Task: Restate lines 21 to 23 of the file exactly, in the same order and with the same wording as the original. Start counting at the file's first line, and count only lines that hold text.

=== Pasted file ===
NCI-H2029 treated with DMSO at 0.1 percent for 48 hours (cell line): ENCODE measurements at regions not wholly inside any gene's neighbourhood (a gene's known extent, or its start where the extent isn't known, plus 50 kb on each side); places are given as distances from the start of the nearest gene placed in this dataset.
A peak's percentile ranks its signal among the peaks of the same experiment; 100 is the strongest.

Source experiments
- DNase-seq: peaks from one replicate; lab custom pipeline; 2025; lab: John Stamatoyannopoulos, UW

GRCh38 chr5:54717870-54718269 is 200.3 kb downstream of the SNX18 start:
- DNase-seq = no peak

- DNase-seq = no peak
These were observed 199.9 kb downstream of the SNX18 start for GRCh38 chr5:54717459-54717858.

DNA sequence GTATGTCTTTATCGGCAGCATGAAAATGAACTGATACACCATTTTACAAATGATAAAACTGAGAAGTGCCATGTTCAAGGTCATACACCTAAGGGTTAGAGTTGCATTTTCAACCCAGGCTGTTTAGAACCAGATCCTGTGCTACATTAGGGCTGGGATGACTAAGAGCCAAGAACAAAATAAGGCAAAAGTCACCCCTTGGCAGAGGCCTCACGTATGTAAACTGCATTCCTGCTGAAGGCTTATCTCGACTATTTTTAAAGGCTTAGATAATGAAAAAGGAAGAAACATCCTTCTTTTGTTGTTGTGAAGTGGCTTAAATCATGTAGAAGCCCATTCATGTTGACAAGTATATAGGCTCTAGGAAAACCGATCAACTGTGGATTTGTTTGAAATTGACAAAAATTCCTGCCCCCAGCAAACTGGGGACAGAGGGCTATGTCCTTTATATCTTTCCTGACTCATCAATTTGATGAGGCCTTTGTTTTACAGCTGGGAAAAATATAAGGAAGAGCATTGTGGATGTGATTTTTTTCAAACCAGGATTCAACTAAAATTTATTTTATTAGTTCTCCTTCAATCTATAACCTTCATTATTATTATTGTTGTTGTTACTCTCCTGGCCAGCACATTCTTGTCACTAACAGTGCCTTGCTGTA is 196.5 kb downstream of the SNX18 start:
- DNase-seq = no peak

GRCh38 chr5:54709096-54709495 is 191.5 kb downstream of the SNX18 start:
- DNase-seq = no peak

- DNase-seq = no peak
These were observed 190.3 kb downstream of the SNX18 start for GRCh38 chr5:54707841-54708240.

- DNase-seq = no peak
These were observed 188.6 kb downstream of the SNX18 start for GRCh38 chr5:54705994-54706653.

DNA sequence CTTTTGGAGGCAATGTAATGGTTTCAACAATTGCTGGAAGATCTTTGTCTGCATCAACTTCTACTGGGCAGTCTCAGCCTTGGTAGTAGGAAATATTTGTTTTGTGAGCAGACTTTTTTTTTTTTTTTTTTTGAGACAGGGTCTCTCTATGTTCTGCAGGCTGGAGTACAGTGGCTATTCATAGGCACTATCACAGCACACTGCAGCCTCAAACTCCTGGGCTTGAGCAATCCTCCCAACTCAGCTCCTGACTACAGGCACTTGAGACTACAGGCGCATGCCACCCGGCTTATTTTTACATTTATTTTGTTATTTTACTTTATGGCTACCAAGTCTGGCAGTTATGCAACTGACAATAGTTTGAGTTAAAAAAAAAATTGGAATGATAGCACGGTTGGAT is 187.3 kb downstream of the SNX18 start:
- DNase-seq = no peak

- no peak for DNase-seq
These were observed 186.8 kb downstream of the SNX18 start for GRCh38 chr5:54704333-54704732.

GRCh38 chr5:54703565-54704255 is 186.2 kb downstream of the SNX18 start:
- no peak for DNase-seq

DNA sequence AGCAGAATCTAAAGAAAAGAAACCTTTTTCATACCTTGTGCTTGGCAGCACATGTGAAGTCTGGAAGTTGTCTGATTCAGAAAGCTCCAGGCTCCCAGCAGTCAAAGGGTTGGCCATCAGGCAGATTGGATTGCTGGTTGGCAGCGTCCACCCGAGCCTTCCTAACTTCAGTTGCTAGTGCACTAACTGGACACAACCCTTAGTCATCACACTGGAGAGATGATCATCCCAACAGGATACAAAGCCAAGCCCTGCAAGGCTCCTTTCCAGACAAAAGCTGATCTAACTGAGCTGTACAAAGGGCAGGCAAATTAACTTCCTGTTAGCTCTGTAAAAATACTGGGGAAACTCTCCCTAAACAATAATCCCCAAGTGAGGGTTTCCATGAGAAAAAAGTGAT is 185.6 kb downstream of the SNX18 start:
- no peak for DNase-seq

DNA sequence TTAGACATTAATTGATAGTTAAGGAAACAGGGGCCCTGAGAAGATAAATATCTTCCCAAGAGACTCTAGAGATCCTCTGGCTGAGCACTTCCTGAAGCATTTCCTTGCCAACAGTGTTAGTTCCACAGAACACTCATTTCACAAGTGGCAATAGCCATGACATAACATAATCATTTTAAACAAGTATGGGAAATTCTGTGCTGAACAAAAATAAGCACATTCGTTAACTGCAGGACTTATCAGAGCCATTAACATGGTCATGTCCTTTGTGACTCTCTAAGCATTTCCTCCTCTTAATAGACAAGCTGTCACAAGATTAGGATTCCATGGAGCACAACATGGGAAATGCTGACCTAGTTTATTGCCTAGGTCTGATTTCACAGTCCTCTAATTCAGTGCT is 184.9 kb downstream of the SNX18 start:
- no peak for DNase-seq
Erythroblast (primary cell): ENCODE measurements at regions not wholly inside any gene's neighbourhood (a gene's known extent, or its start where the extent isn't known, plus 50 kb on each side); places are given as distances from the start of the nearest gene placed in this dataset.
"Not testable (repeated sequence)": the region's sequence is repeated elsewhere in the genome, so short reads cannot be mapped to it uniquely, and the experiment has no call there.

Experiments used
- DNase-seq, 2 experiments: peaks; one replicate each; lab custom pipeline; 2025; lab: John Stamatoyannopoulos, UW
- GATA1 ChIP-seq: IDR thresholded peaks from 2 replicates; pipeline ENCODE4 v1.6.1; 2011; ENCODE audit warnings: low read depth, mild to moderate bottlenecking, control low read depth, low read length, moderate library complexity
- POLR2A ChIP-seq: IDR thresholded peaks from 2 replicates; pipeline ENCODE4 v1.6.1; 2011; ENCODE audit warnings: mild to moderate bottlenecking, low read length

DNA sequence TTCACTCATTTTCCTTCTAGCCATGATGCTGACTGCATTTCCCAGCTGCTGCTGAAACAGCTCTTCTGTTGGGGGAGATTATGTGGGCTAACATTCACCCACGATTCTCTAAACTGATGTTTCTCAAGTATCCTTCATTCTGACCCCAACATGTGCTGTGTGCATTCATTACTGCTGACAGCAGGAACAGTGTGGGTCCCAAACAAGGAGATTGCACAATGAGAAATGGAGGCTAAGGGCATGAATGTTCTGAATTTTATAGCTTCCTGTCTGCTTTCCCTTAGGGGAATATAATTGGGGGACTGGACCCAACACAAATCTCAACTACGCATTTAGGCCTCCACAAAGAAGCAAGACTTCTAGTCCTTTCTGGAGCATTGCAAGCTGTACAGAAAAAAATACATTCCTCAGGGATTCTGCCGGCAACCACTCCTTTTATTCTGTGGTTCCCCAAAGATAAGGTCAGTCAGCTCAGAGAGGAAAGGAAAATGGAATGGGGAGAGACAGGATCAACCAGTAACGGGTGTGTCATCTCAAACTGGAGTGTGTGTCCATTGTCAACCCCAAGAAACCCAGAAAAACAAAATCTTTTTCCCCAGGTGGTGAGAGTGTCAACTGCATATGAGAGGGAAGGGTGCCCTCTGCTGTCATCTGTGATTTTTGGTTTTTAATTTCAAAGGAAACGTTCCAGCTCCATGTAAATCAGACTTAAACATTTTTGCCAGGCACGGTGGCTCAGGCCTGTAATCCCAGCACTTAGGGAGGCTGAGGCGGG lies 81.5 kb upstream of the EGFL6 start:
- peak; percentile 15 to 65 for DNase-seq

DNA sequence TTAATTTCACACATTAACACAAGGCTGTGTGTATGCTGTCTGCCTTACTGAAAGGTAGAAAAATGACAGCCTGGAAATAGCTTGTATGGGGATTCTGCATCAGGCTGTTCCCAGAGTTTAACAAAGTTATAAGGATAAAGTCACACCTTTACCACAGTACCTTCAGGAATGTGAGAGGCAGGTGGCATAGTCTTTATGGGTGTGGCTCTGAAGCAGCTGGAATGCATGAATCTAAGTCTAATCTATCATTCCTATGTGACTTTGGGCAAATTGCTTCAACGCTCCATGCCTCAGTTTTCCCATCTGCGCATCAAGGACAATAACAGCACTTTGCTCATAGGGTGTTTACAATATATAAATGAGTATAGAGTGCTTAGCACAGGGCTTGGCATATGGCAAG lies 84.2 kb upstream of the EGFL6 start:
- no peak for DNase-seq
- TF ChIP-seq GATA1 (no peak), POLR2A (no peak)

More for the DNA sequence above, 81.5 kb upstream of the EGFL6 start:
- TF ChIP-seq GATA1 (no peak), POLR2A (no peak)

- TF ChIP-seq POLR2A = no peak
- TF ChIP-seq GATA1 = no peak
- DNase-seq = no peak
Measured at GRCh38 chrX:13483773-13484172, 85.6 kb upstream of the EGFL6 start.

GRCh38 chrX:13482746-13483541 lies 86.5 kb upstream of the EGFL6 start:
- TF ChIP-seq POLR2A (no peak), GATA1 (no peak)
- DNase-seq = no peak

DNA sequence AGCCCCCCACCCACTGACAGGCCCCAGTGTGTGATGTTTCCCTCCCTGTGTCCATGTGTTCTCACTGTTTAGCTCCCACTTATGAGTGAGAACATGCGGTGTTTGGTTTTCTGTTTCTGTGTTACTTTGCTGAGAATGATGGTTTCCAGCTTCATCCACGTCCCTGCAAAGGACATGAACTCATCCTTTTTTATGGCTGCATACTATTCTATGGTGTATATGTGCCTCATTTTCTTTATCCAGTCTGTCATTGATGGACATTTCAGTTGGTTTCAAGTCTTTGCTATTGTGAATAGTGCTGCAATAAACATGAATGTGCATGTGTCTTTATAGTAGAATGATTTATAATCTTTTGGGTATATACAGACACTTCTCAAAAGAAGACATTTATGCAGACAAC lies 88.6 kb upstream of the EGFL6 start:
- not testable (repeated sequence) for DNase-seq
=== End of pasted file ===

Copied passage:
GRCh38 chr5:54703565-54704255 is 186.2 kb downstream of the SNX18 start:
- no peak for DNase-seq

DNA sequence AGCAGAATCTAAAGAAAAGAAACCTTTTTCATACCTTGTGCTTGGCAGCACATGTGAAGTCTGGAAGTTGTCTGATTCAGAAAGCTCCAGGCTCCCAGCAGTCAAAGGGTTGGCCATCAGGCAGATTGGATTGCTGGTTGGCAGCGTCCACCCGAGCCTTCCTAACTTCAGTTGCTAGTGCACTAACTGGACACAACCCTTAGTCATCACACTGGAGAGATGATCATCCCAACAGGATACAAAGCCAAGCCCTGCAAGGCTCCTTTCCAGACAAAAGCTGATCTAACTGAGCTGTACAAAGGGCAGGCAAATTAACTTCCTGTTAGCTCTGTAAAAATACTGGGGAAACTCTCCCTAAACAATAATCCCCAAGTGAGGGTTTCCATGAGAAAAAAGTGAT is 185.6 kb downstream of the SNX18 start: